Tuesday, October 17, 2006

A rival to Wikipedia and an open innovation lesson

Here is a story about how a co-founder of Wikipedia is setting up a rival to the online encyclopedia. I've commented before that the example of Wikipedia demonstrates the need for an authority to make a community work.

Encyclopedia Britannica, for example, gets people who are authorities in their fields to write articles. While this ensures that a scholarly view is presented, Encyclopedia Britannica doesn't necessarily contain opposing views outside the mainstream, and the range of topics is more narrow and less timely than is possible with an online open collaboration like Wikipedia.

Wikipedia operates with a minimum of authority. Here's the challenge.
Its openness has also drawn charges of unreliability and left it vulnerable to disputes between people with opposing views, particularly on politically sensitive topics.

The latest venture... is intended to bring more order to this creative chaos by drawing on traditional measures of authority. Though still open to submissions from anyone, the power to authorise articles will be given to editors who can prove their expertise, as well as a group of volunteer "“constables"”, charged with keeping the peace between warring interests.

Accusing Wikipedia of failing to control its writers and editors, he said: "“The latest articles don't represent a consensus view -– they tend to become what the most persistent '‘posters'’ say."”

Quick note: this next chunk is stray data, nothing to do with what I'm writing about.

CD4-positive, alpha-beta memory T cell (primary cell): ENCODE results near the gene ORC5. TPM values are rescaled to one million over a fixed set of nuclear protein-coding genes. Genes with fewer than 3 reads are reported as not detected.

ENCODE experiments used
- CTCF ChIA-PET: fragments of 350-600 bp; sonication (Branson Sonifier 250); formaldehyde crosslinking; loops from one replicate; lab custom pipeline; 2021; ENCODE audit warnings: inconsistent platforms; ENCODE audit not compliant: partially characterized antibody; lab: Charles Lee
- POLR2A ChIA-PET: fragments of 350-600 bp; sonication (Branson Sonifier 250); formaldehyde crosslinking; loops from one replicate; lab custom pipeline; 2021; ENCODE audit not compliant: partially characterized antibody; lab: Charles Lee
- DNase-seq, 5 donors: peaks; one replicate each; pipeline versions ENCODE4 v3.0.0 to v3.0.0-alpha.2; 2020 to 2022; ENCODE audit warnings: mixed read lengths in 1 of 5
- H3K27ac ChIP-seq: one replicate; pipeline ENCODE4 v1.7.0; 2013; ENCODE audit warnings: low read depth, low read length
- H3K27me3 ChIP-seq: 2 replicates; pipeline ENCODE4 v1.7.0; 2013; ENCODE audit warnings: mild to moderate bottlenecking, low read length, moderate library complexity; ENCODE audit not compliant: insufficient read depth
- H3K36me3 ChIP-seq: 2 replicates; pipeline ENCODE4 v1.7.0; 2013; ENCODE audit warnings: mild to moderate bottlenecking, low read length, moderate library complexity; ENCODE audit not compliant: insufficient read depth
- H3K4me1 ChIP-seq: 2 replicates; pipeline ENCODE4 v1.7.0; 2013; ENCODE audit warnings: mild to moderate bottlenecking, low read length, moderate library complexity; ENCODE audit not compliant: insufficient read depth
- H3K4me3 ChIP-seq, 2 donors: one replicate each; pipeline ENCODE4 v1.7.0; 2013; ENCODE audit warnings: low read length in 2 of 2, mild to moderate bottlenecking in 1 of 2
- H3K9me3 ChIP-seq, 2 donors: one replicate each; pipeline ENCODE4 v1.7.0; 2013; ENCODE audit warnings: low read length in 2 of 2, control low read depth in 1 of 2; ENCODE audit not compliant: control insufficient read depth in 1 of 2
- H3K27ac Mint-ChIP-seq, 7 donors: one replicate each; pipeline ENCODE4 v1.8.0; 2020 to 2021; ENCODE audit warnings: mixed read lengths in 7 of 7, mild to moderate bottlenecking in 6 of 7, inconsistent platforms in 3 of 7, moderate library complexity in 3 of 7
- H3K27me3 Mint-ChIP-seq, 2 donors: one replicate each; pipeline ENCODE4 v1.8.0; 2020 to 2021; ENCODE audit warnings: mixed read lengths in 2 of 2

John Seely Brown, head of Xerox's Palo Alto Research Center and chief scientist at Xerox, and a colleague, John Hagel, an alumnus of McKinsey's Silicon Valley office, make a lot of sense on this issue.
Intriguingly promising are "networks of creation" (or "creation nets"), where hundreds and even thousands of participants from diverse institutional settings collaborate to create new knowledge, to learn from one another, and to appropriate and build on one another's work... These diverse participants often work in parallel and then fight and learn among themselves when the time comes to integrate their individual efforts into a broader offering.

Mobilizing such a range of participants requires a precise set of institutional mechanisms to make clear who assembles the network, who can participate in it, how disputes will be resolved, and how performance will be measured. Creation nets thus begin with a network organizer, in the role of gatekeeper.
Otherwise open collaboration just turns to anarchy. But as Wikipedia demonstrates, the balance between openness and authority isn't easy.

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